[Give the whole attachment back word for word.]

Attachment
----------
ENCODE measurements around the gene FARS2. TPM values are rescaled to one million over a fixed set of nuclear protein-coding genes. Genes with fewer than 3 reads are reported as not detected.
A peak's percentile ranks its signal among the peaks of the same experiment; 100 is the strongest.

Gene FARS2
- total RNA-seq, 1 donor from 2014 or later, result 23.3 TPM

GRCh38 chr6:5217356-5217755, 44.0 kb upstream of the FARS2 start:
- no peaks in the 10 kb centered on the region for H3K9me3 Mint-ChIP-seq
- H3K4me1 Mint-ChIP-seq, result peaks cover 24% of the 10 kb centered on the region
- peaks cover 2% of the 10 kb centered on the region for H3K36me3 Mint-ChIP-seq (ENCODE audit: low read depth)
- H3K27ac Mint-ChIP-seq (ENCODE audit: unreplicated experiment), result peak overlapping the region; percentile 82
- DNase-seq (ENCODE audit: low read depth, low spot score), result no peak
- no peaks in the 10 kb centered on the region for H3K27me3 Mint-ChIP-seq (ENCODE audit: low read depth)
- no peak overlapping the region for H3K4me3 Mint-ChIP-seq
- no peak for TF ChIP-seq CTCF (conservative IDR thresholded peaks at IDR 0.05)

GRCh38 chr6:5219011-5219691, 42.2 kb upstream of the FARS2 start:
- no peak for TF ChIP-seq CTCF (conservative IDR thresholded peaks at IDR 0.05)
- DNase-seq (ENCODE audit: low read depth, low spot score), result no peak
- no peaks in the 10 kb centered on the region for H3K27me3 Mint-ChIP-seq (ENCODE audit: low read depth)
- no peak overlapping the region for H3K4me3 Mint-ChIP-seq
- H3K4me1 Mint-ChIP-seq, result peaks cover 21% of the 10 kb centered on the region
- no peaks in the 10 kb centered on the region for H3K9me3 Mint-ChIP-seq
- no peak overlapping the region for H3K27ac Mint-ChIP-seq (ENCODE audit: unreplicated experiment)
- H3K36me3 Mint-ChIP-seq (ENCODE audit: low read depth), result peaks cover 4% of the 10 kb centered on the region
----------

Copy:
ENCODE measurements around the gene FARS2. TPM values are rescaled to one million over a fixed set of nuclear protein-coding genes. Genes with fewer than 3 reads are reported as not detected.
A peak's percentile ranks its signal among the peaks of the same experiment; 100 is the strongest.

Gene FARS2
- total RNA-seq, 1 donor from 2014 or later, result 23.3 TPM

GRCh38 chr6:5217356-5217755, 44.0 kb upstream of the FARS2 start:
- no peaks in the 10 kb centered on the region for H3K9me3 Mint-ChIP-seq
- H3K4me1 Mint-ChIP-seq, result peaks cover 24% of the 10 kb centered on the region
- peaks cover 2% of the 10 kb centered on the region for H3K36me3 Mint-ChIP-seq (ENCODE audit: low read depth)
- H3K27ac Mint-ChIP-seq (ENCODE audit: unreplicated experiment), result peak overlapping the region; percentile 82
- DNase-seq (ENCODE audit: low read depth, low spot score), result no peak
- no peaks in the 10 kb centered on the region for H3K27me3 Mint-ChIP-seq (ENCODE audit: low read depth)
- no peak overlapping the region for H3K4me3 Mint-ChIP-seq
- no peak for TF ChIP-seq CTCF (conservative IDR thresholded peaks at IDR 0.05)

GRCh38 chr6:5219011-5219691, 42.2 kb upstream of the FARS2 start:
- no peak for TF ChIP-seq CTCF (conservative IDR thresholded peaks at IDR 0.05)
- DNase-seq (ENCODE audit: low read depth, low spot score), result no peak
- no peaks in the 10 kb centered on the region for H3K27me3 Mint-ChIP-seq (ENCODE audit: low read depth)
- no peak overlapping the region for H3K4me3 Mint-ChIP-seq
- H3K4me1 Mint-ChIP-seq, result peaks cover 21% of the 10 kb centered on the region
- no peaks in the 10 kb centered on the region for H3K9me3 Mint-ChIP-seq
- no peak overlapping the region for H3K27ac Mint-ChIP-seq (ENCODE audit: unreplicated experiment)
- H3K36me3 Mint-ChIP-seq (ENCODE audit: low read depth), result peaks cover 4% of the 10 kb centered on the region